I’ll not soon forget the last editorial board meeting I attended with Assemblywoman Peggy Pierce, D-Las Vegas.
Pierce hadn’t shown up to seek the Review-Journal’s endorsement. She’d come to the conference room that day to lecture me and then-Review-Journal editorial writer Vin Suprynowicz about how wrong the newspaper was about everything.
It was one of the most sublime half-hours I’ve spent with any candidate for office in all the years I’ve covered Nevada politics. And I couldn’t help thinking about it when I learned Thursday morning that Pierce had died after a long battle with cancer. She was 59.
In fact, Pierce had fought three recurrences of the disease, starting back when her political career began in 2003. She showed up on the Assembly floor without the wig she’d used to cover a head balded by chemotherapy. “I finally said, ‘I don’t care what I look like,’” Pierce said at the time.
And she didn’t. She also didn’t care about the usual things that matter in politics: Being liked by as many voters as possible to advance to higher office, which Pierce never did. Being accepted by her fellow lawmakers to rise to committee chairmanships, which she never did. And she sure as hell didn’t care about cozying up to monied donors to fund her six successful bids for office.
“I think it’s clear to everybody that we need to raise taxes,” Pierce declared to the Review-Journal in 2002, while seeking office for the first time. And she never changed her tune over the course of her career. In her last two sessions, she carried legislation calling for a business tax (among others), ideas that were essentially ignored by her colleagues. “I don’t have any idea how this is going to end,” Pierce said in 2011 about her tax plans.
But of course she did. It would end as it always does, with the Legislature cobbling together some ridiculous half-measure in order to get through the next two years, as social problems in the Silver State fester. It was enough to frustrate even the most die-hard, committed liberal, but Pierce kept going, convinced of her own rightness.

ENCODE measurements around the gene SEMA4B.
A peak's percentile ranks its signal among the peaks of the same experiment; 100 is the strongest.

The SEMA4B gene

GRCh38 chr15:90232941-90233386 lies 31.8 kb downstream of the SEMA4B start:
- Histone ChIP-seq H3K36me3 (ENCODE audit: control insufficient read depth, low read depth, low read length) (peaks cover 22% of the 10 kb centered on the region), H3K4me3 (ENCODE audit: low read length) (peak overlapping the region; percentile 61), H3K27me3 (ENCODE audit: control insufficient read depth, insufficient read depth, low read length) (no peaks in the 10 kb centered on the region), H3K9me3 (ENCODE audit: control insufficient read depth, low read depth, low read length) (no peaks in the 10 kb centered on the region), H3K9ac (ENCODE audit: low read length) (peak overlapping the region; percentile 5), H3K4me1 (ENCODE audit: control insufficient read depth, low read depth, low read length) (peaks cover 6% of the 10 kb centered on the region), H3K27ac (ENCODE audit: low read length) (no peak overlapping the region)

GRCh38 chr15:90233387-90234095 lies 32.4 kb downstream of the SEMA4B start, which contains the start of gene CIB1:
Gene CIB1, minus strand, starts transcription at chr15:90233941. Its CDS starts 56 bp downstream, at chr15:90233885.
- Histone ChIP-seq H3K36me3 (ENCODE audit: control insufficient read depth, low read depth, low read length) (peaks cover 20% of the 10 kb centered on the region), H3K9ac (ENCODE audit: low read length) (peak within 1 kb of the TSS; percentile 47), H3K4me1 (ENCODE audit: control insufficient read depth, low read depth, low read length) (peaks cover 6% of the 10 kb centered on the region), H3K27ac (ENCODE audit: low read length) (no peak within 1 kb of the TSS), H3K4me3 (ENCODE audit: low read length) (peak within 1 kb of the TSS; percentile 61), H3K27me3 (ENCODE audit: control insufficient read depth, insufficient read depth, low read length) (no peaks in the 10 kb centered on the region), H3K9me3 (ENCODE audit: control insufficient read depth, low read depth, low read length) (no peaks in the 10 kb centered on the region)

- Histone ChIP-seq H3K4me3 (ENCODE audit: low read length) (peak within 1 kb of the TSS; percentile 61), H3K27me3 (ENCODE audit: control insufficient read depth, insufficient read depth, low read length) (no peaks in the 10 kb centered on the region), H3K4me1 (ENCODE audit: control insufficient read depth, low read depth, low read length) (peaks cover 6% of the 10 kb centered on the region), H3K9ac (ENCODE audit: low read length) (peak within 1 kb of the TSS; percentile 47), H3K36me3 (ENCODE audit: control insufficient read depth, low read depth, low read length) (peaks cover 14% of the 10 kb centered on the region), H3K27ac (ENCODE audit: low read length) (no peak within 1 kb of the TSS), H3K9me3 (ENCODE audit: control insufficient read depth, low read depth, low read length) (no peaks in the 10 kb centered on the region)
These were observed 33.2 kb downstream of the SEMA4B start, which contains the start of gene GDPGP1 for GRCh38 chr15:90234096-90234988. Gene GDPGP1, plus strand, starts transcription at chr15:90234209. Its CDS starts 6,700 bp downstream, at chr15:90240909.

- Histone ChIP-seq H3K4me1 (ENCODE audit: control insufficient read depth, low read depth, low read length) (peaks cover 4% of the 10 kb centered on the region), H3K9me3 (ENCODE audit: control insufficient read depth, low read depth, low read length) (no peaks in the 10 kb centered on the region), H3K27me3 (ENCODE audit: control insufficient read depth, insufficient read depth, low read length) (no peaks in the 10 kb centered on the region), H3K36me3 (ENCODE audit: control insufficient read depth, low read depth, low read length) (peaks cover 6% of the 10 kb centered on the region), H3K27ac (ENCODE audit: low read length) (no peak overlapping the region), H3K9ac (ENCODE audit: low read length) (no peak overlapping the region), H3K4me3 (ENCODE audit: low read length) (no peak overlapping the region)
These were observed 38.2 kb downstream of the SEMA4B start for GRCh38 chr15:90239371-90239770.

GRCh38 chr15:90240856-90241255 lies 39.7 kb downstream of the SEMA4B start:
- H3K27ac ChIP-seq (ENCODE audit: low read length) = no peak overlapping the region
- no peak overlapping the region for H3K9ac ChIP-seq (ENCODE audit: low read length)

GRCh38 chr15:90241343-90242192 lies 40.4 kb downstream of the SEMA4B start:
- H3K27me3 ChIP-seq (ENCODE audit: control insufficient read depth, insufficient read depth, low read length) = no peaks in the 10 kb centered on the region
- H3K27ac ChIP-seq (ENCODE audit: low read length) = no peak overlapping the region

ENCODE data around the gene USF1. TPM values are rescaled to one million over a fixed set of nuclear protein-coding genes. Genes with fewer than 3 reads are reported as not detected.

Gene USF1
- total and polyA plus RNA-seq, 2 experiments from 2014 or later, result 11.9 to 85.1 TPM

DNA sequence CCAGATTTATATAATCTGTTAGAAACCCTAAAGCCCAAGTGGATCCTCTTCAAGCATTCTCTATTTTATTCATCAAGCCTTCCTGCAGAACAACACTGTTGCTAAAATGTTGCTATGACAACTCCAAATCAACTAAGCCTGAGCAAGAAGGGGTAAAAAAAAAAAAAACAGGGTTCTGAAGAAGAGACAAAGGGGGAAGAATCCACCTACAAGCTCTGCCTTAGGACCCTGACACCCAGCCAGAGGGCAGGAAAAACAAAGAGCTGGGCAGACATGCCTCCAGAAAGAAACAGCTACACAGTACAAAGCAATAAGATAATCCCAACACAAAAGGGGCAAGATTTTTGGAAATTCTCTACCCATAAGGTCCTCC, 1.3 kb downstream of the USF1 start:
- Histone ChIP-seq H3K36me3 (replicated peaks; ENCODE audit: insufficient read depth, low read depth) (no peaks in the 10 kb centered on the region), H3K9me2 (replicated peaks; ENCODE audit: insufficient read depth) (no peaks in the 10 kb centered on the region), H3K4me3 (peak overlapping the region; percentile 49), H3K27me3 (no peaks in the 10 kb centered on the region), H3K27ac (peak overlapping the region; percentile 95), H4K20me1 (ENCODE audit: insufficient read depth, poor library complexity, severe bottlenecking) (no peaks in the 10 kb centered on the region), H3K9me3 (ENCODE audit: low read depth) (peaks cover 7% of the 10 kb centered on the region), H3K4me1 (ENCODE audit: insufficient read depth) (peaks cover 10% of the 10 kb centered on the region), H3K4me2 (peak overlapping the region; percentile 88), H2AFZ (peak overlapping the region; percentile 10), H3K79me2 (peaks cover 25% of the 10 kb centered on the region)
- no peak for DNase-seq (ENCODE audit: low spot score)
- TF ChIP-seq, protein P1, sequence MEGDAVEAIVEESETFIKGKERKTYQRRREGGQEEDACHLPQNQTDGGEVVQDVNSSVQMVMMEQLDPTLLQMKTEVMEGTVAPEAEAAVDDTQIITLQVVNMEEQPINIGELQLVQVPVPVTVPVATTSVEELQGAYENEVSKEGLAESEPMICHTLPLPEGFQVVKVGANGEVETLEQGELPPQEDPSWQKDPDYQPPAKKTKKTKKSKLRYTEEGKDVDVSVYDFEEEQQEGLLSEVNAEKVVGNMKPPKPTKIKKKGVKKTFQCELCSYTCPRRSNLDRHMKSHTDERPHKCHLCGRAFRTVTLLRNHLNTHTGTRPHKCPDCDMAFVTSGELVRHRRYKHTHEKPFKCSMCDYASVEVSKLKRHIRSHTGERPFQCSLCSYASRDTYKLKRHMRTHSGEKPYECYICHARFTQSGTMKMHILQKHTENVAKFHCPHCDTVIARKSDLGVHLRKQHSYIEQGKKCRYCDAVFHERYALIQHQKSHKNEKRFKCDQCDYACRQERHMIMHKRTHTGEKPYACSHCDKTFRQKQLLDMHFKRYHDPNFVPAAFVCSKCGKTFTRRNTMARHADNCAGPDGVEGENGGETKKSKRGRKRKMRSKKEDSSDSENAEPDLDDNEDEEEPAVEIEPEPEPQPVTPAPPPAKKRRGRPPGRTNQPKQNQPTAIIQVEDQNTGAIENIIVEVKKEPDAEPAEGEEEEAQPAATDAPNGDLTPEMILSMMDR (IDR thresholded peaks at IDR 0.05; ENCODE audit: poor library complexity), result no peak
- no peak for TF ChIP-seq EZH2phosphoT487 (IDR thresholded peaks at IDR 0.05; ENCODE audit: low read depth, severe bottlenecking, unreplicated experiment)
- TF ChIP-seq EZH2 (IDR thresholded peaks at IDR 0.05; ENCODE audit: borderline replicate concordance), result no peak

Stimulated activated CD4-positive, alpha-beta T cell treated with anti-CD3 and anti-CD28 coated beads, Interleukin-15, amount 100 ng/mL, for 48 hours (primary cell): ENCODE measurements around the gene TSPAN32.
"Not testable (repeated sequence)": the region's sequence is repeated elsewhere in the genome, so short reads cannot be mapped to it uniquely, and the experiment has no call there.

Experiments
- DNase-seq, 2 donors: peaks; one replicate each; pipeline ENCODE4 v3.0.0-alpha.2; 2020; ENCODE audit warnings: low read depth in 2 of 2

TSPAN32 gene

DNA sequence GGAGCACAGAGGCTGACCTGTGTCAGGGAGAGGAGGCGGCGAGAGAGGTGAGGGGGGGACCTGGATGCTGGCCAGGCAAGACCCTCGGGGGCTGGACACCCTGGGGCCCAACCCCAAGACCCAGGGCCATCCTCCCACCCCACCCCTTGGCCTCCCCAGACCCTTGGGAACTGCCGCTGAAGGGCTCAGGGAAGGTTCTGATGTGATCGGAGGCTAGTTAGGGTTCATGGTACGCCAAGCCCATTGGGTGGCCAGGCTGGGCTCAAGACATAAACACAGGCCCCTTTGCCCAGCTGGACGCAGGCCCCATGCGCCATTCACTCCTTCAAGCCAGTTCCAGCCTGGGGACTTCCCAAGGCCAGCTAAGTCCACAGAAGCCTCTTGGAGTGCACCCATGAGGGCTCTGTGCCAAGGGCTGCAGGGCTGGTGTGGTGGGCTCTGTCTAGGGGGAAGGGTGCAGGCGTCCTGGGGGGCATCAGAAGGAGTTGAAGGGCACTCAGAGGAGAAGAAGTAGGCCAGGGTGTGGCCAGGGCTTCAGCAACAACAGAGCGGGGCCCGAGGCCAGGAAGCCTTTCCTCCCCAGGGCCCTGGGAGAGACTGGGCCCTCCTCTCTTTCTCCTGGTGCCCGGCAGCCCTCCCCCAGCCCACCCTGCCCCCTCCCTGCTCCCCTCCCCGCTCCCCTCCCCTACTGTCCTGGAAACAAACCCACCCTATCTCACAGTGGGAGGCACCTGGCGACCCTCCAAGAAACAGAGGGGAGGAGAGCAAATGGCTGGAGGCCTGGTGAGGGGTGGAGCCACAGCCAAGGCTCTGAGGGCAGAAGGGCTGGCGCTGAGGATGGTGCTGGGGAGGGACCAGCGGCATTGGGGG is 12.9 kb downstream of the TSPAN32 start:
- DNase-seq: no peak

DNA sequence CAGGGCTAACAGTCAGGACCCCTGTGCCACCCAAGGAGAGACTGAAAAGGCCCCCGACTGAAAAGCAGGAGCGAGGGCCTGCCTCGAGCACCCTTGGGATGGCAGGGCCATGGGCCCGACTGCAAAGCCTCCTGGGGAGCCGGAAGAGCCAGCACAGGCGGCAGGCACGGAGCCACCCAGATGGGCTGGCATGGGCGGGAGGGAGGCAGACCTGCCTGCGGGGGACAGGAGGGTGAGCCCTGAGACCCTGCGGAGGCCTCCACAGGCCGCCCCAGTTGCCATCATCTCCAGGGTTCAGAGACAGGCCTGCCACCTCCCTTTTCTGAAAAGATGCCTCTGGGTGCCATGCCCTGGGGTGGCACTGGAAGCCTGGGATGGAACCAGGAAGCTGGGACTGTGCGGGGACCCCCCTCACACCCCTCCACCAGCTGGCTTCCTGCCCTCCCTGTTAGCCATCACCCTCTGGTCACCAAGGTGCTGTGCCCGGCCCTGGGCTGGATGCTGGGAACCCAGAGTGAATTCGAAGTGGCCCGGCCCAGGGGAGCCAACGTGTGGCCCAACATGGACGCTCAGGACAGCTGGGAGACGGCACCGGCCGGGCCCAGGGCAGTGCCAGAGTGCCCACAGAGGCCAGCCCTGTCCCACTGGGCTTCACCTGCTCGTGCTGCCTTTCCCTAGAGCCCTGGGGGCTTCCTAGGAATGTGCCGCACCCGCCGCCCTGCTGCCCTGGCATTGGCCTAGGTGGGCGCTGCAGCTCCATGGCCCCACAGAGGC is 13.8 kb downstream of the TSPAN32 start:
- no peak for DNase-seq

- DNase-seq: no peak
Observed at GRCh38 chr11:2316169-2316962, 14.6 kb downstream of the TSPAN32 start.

Ironically, she got into politics after a dream of being in show business faded. Pierce lamented that self-promotion was not her thing in a 2003 Review-Journal profile, saying “you need incredible drive.” Pierce had that, in spades. And anybody who went up against her knew it.
She told bankers in 2007 that their predictions of financial doom over a new 2003 tax had not come to fruition. “I am still shopping here. I can still find stores and banks,” she said. In 2013, she lectured a Las Vegas Metro Chamber of Commerce lobbyist who opposed The Education Initiative: “You have not liked anything in all the terms that I’ve been here,” she said. “You guys have not liked anything in the quarter of a century that I have lived in this state. … And Jan. 1, 2015, this becomes law and you will have nobody to blame but yourselves, because all you ever say is no.”
She won’t be around to find out if her prediction was right, or if Nevada ever adopts her long-sought business tax idea. In fact, if any criticism could be leveled at Pierce, it’s that her ironclad commitment to her causes (including seniors, the environment and organized labor) left her with too many classic sound bites and too few legislative victories.
Still, she was the bane of this newspaper’s editorial page writers, who variously described her as “the kind of politician Nevada’s small businesses use to frighten their children,” someone who “never met a tax she didn’t like,” and — my personal favorite — a combination of “Che Guevara, Lisbeth Salander (the protagonist in “The Girl with the Dragon Tattoo”) and a teenager with a shopping addiction.”
The labels didn’t faze her. She didn’t shrink from confronting her critics, either. It’s that Peggy Pierce whom I will miss. Nevada is poorer for her passing.
Steve Sebelius is a Review-Journal political columnist and author of the blog SlashPolitics.com. Follow him on Twitter (@SteveSebelius) or reach him at (702) 387-5276 or firstname.lastname@example.org.